PERROR(3) Linux Programmer's Manual PERROR(3)

perror - print a system error message

#include <stdio.h>
void perror(const char *s);
#include <errno.h>
const char * const sys_errlist[];
int sys_nerr;
int errno; /* Not really declared this way; see errno(3) */

Feature Test Macro Requirements for glibc (see feature_test_macros(7)):
sys_errlist, sys_nerr:
Since glibc 2.19:
Glibc 2.19 and earlier:

The perror() function produces a message on standard error describing the last error encountered during a call to a system or library function.
First (if s is not NULL and *s is not a null byte ('\0')), the argument string s is printed, followed by a colon and a blank. Then an error message corresponding to the current value of errno and a new-line.
To be of most use, the argument string should include the name of the function that incurred the error.
The global error list sys_errlist[], which can be indexed by errno, can be used to obtain the error message without the newline. The largest message number provided in the table is sys_nerr-1. Be careful when directly accessing this list, because new error values may not have been added to sys_errlist[]. The use of sys_errlist[] is nowadays deprecated; use strerror(3) instead.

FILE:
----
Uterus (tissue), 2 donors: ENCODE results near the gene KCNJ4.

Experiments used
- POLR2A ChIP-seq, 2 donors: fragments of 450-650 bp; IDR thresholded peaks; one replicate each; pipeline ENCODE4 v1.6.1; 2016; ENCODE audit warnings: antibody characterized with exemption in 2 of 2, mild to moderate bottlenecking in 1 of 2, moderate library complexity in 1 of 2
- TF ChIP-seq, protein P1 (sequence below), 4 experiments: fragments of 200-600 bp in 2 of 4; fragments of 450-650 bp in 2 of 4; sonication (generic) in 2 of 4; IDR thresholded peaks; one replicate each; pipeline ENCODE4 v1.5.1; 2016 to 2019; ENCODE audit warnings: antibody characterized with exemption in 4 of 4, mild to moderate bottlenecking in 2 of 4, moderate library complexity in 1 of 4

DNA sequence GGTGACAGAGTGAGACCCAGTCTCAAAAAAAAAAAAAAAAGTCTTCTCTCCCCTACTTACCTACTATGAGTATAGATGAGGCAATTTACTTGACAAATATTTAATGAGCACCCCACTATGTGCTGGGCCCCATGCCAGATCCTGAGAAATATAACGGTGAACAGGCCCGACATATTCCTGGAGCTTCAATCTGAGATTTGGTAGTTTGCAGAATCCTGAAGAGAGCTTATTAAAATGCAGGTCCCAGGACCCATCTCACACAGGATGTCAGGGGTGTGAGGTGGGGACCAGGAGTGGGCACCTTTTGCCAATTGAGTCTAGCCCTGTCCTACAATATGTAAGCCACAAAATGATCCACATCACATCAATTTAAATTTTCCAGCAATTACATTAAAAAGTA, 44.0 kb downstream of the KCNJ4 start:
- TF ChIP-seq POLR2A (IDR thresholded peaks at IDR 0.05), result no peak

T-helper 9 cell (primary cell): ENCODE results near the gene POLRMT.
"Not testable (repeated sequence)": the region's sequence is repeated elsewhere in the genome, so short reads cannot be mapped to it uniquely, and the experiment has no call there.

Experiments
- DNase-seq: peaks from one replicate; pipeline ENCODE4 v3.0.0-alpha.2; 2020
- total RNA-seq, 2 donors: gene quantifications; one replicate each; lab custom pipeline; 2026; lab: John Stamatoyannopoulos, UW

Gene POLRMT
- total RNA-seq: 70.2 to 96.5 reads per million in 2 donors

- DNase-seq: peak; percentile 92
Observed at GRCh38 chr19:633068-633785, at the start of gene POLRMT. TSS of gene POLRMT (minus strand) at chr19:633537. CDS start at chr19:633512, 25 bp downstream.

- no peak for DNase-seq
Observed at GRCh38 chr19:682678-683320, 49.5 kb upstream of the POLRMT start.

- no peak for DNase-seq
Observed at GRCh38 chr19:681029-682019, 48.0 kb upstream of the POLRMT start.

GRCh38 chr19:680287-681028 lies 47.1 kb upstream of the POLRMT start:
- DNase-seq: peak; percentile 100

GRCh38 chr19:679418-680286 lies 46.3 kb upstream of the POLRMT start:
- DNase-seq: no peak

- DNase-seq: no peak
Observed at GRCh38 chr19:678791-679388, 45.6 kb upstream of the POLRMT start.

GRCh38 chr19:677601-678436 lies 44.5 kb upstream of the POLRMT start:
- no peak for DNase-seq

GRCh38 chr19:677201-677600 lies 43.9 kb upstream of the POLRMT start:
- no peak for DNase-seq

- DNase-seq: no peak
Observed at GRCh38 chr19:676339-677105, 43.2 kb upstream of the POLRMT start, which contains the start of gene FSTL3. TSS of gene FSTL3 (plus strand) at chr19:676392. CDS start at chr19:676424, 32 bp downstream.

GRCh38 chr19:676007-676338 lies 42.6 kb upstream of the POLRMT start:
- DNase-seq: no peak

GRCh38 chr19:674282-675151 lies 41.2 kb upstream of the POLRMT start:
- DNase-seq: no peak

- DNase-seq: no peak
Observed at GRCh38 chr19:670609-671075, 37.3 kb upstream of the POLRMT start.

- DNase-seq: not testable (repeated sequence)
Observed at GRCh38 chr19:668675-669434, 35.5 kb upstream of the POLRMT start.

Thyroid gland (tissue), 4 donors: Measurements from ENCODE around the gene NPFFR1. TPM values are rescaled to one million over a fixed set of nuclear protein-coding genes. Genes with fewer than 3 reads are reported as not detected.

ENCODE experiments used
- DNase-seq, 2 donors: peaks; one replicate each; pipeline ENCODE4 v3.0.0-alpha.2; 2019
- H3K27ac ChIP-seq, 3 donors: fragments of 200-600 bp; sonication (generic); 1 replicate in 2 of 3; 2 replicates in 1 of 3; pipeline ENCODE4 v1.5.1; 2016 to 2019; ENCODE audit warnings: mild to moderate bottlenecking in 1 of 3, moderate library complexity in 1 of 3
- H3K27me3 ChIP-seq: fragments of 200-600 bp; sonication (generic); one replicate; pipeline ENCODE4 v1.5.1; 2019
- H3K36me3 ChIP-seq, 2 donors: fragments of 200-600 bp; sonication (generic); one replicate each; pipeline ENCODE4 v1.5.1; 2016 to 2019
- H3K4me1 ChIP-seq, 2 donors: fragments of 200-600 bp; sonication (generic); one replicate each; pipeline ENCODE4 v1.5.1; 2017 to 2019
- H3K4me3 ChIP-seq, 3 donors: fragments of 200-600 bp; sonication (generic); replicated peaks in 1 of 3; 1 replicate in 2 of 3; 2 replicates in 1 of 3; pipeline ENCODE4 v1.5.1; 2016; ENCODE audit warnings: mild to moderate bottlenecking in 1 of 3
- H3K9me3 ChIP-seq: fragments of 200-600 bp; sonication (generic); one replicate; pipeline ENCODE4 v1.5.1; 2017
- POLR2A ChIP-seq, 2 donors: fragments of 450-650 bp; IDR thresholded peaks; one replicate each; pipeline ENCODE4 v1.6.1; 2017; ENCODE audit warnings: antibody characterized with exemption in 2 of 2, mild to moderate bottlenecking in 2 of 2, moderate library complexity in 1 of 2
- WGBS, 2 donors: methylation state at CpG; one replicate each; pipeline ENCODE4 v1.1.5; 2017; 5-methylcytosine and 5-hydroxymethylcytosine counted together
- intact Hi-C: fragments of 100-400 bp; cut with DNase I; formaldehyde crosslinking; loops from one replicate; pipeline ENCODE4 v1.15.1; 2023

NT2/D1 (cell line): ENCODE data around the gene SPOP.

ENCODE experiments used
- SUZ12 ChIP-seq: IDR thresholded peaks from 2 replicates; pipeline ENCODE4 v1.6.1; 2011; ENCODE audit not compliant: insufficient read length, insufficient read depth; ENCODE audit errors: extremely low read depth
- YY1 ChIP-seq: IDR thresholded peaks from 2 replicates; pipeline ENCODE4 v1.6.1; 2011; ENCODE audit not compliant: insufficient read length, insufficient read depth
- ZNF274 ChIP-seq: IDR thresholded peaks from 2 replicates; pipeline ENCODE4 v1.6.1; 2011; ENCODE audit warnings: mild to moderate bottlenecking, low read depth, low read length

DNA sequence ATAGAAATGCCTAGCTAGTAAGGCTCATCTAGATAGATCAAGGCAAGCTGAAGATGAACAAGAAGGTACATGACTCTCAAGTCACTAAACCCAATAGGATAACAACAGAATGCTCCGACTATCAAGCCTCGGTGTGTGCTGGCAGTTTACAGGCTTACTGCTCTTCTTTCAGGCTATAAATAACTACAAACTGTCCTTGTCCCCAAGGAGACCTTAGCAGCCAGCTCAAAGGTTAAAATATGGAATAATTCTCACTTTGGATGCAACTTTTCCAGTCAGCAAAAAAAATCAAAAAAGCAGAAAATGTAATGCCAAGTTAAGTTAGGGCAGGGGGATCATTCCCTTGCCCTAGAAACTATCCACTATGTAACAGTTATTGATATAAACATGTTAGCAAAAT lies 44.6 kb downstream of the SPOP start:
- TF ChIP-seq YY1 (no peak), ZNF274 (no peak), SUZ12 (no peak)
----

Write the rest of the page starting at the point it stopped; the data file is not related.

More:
When a system call fails, it usually returns -1 and sets the variable errno to a value describing what went wrong. (These values can be found in <errno.h>.) Many library functions do likewise. The function perror() serves to translate this error code into human-readable form. Note that errno is undefined after a successful system call or library function call: this call may well change this variable, even though it succeeds, for example because it internally used some other library function that failed. Thus, if a failing call is not immediately followed by a call to perror(), the value of errno should be saved.

For an explanation of the terms used in this section, see attributes(7).
Interface Attribute Value
perror () Thread safety MT-Safe race:stderr

perror(), errno: POSIX.1-2001, POSIX.1-2008, C89, C99, 4.3BSD.
The externals sys_nerr and sys_errlist derive from BSD, but are not specified in POSIX.1.

The externals sys_nerr and sys_errlist are defined by glibc, but in <stdio.h>.

err(3), errno(3), error(3), strerror(3)